Despite its radical assumption of ecological equivalence between species, neutral biodiversity theory provides good fits to species abundance distributions (SADs) observed in nature. However, individual-level neutrality in nature is broken by differences in fecundity and mortality of conspecific individuals at different life stages, which may vastly exceed interspecific differences between individuals at similar stages. These individual-level asymmetries have not been fully explored in species-neutral models, and it is not known whether demographic stage structure affects macroecological patterns in neutral theory. Here we present a simple two-stage neutral model, where both fecundity and mortality are allowed to change as an individual moves from a stage to the other. We explore different qualitative scenarios, and compare numerically obtained SADs to predictions of unstructured neutral theory.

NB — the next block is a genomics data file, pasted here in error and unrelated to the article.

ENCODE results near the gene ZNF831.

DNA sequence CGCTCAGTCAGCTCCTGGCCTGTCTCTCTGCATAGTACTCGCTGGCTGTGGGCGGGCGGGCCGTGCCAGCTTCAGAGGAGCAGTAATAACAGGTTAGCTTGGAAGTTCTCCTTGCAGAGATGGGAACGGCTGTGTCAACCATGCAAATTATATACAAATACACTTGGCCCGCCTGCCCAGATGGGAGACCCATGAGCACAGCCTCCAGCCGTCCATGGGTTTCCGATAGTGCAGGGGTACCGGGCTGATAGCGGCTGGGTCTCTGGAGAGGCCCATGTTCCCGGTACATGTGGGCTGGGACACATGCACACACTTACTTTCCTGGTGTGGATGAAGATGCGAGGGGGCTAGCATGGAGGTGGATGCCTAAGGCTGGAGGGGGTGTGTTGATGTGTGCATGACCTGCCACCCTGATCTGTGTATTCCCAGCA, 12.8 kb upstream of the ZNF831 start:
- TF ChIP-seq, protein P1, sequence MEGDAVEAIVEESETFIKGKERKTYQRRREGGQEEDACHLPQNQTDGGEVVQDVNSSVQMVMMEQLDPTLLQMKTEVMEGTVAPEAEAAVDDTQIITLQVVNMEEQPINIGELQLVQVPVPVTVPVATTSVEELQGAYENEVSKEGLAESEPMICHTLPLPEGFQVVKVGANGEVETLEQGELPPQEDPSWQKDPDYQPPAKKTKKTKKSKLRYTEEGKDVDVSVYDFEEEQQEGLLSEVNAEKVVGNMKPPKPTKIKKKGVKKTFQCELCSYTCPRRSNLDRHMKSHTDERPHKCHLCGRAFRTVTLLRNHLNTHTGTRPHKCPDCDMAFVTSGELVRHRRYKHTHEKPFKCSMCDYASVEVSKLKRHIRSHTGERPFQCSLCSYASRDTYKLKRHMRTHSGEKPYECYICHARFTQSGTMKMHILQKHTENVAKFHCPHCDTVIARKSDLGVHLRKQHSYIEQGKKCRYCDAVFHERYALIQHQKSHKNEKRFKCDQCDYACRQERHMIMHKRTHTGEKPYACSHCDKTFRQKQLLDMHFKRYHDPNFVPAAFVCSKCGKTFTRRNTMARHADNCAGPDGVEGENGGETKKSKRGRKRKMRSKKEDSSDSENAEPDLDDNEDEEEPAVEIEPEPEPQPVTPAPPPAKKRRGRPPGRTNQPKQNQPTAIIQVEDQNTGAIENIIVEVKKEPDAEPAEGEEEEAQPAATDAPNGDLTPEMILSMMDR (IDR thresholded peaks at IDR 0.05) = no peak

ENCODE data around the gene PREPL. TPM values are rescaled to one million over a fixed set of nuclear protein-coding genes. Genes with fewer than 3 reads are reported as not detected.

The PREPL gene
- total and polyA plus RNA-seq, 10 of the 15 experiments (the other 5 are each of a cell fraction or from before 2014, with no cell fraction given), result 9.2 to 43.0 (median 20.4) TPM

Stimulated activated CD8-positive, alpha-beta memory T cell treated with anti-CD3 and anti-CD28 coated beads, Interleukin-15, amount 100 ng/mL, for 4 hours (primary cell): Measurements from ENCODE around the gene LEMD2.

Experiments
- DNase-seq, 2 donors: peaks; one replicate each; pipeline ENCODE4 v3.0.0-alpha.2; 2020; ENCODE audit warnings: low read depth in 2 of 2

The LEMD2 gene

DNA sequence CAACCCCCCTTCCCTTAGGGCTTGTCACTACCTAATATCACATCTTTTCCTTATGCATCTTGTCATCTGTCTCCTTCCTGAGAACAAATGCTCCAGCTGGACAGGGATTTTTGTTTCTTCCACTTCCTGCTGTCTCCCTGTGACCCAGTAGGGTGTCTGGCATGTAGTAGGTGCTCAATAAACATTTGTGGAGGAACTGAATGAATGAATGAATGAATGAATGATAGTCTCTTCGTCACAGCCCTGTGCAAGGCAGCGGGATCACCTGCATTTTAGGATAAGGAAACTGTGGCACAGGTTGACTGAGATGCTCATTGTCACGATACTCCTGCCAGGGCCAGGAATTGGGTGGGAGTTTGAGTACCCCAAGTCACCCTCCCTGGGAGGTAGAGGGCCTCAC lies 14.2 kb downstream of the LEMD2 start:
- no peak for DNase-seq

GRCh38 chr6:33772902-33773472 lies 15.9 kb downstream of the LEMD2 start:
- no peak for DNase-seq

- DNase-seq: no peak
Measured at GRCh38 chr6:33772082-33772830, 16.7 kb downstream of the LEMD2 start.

We find that abundance distributions are resilient to structure as long as subpopulations at different stages fluctuate in synchrony, but they are impacted if adults have sufficiently low fecundity and mortality. In addition, we show that the cumulative number of births per species, known as the progeny distribution, is distributed as a power law with a 3/2 exponent, and is invariant even when the SAD departs from unstructured model predictions. Upon examining abundance data from eight different arthropod groups, we find that a few, including Hymenoptera, fit a stage-structured neutral SAD better than the classical logseries typical of unstructured models. Eusocial insects display strong stage structure marked by sterile workers and reproductive queens, suggesting a possible explanation for these results. Our findings partially rehabilitate the SAD from past criticisms as to its inability to distinguish between biological mechanisms. On the other hand the fact that insects are not likely to undergo neutral dynamics underlines neutral theory’s notorious success in capturing the major drivers of species abundance distributions.